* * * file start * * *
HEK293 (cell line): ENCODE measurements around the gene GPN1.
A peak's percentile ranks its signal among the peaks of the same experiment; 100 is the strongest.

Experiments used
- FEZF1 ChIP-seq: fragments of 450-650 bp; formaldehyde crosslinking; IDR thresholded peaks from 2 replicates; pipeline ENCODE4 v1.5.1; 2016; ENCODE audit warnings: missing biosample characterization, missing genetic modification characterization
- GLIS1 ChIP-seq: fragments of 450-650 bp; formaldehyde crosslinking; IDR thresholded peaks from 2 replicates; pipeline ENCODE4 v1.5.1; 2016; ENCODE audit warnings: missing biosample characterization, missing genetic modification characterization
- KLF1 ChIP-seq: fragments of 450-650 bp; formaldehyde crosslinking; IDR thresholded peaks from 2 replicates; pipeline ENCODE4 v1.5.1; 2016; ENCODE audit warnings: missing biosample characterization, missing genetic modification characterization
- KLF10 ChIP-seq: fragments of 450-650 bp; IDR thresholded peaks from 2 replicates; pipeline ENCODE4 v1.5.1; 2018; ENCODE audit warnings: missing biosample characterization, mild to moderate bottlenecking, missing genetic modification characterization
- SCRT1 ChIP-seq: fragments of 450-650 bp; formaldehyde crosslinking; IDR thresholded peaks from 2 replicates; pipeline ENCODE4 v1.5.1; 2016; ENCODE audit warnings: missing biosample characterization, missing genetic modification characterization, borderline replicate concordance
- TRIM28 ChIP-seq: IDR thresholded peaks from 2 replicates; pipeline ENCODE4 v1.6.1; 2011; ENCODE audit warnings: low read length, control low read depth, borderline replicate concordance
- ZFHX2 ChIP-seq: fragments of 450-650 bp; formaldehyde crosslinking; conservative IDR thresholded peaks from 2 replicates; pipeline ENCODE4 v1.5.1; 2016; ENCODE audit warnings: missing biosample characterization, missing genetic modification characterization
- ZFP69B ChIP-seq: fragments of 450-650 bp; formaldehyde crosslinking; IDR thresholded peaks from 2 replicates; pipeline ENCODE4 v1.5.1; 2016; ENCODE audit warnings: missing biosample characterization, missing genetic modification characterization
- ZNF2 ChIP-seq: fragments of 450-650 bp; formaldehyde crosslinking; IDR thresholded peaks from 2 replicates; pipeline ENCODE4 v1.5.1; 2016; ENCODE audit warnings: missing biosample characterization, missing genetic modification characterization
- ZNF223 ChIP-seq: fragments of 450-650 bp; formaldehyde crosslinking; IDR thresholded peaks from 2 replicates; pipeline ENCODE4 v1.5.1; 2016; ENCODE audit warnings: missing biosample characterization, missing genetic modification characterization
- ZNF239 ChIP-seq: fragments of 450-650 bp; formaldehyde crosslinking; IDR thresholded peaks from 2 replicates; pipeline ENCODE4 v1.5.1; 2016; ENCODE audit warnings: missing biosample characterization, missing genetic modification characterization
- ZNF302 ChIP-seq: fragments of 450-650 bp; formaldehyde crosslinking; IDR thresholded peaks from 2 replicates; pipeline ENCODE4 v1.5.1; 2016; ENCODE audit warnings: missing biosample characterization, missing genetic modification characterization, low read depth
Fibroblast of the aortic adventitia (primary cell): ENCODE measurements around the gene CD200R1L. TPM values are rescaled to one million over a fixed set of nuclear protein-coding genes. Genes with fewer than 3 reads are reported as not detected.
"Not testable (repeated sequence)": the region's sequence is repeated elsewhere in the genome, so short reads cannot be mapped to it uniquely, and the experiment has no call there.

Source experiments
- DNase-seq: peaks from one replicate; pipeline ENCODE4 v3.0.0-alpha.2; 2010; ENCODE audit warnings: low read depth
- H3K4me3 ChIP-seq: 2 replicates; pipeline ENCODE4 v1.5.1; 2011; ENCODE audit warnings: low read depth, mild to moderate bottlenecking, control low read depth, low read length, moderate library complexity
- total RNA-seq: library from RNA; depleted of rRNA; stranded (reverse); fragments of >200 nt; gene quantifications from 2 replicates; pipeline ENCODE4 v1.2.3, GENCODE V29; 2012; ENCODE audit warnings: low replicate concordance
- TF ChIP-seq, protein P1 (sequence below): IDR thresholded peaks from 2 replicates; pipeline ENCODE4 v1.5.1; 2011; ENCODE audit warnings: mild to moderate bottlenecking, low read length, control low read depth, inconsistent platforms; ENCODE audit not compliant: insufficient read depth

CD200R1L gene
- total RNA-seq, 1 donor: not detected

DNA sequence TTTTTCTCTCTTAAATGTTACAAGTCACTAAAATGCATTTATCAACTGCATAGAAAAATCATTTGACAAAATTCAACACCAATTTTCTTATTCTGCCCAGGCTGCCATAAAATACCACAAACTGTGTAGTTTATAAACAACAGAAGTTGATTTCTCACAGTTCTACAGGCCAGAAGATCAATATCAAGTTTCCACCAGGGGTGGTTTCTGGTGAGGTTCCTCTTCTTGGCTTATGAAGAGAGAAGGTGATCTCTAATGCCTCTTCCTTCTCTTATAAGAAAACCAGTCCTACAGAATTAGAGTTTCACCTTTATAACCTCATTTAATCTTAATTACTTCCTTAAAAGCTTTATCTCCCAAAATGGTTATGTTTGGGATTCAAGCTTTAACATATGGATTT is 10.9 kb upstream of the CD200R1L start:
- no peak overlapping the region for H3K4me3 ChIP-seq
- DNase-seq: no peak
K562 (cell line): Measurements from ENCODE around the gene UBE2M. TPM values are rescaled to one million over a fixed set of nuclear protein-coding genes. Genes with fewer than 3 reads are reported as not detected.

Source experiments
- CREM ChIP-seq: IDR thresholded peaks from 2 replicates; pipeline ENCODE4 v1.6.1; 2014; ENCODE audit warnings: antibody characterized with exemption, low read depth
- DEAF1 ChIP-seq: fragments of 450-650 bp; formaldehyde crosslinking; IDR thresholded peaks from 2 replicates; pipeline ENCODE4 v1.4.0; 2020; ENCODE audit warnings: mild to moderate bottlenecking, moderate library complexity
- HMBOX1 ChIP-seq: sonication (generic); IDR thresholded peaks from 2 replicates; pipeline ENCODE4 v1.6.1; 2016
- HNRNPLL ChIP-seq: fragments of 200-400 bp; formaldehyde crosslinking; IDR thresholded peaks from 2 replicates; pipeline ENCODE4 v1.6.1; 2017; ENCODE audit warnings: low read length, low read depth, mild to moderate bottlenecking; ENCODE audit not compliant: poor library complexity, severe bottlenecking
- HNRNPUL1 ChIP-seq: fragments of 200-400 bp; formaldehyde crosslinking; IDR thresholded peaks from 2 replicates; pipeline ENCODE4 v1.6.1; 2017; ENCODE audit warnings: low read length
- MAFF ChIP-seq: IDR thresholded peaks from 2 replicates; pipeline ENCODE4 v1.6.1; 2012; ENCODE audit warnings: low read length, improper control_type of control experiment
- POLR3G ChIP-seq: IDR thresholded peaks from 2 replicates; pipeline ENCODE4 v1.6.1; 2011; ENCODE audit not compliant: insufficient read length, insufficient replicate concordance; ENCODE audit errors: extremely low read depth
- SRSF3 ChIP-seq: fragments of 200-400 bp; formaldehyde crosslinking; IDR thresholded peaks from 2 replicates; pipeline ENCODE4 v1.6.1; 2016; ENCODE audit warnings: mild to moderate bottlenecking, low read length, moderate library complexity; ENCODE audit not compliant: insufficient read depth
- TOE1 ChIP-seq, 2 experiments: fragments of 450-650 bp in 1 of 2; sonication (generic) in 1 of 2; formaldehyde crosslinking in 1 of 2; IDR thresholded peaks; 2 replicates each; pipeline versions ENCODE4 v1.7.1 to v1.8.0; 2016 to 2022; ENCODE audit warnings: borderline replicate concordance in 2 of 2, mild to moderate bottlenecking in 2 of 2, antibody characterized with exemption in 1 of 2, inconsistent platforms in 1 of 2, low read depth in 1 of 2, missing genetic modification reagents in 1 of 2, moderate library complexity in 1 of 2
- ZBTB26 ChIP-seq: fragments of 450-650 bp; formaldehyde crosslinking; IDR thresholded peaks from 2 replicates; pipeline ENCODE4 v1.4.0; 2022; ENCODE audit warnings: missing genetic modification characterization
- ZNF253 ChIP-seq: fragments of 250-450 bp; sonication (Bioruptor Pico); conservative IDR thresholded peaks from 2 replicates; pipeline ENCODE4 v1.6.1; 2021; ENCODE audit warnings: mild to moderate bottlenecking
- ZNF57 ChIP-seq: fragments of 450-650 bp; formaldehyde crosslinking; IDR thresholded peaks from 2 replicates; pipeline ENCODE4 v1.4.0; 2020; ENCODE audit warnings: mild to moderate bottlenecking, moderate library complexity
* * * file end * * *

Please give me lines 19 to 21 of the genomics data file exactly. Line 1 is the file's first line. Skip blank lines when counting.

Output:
- DNase-seq: peaks from one replicate; pipeline ENCODE4 v3.0.0-alpha.2; 2010; ENCODE audit warnings: low read depth
- H3K4me3 ChIP-seq: 2 replicates; pipeline ENCODE4 v1.5.1; 2011; ENCODE audit warnings: low read depth, mild to moderate bottlenecking, control low read depth, low read length, moderate library complexity
- total RNA-seq: library from RNA; depleted of rRNA; stranded (reverse); fragments of >200 nt; gene quantifications from 2 replicates; pipeline ENCODE4 v1.2.3, GENCODE V29; 2012; ENCODE audit warnings: low replicate concordance